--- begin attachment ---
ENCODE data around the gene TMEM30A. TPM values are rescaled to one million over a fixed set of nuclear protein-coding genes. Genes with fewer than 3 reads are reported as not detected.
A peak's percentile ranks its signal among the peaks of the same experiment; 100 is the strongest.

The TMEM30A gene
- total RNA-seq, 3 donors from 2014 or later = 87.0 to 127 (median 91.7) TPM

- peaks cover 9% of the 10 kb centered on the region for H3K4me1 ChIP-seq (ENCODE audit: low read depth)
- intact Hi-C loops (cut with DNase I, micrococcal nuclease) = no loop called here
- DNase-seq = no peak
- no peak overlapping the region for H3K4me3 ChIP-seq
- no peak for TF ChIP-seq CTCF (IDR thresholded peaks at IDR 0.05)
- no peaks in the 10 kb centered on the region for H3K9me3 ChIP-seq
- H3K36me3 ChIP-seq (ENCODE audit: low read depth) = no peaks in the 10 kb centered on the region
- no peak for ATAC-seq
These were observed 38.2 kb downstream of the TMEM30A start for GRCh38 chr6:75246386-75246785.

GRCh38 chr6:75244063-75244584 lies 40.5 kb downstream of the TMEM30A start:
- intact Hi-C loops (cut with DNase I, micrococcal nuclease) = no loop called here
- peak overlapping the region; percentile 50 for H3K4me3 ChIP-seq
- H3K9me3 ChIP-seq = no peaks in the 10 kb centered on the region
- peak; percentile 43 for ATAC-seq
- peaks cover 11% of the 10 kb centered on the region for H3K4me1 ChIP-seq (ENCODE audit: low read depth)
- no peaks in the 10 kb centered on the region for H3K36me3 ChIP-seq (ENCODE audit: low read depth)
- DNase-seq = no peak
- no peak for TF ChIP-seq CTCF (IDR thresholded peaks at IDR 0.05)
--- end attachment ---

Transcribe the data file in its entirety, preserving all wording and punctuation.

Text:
ENCODE data around the gene TMEM30A. TPM values are rescaled to one million over a fixed set of nuclear protein-coding genes. Genes with fewer than 3 reads are reported as not detected.
A peak's percentile ranks its signal among the peaks of the same experiment; 100 is the strongest.

The TMEM30A gene
- total RNA-seq, 3 donors from 2014 or later = 87.0 to 127 (median 91.7) TPM

- peaks cover 9% of the 10 kb centered on the region for H3K4me1 ChIP-seq (ENCODE audit: low read depth)
- intact Hi-C loops (cut with DNase I, micrococcal nuclease) = no loop called here
- DNase-seq = no peak
- no peak overlapping the region for H3K4me3 ChIP-seq
- no peak for TF ChIP-seq CTCF (IDR thresholded peaks at IDR 0.05)
- no peaks in the 10 kb centered on the region for H3K9me3 ChIP-seq
- H3K36me3 ChIP-seq (ENCODE audit: low read depth) = no peaks in the 10 kb centered on the region
- no peak for ATAC-seq
These were observed 38.2 kb downstream of the TMEM30A start for GRCh38 chr6:75246386-75246785.

GRCh38 chr6:75244063-75244584 lies 40.5 kb downstream of the TMEM30A start:
- intact Hi-C loops (cut with DNase I, micrococcal nuclease) = no loop called here
- peak overlapping the region; percentile 50 for H3K4me3 ChIP-seq
- H3K9me3 ChIP-seq = no peaks in the 10 kb centered on the region
- peak; percentile 43 for ATAC-seq
- peaks cover 11% of the 10 kb centered on the region for H3K4me1 ChIP-seq (ENCODE audit: low read depth)
- no peaks in the 10 kb centered on the region for H3K36me3 ChIP-seq (ENCODE audit: low read depth)
- DNase-seq = no peak
- no peak for TF ChIP-seq CTCF (IDR thresholded peaks at IDR 0.05)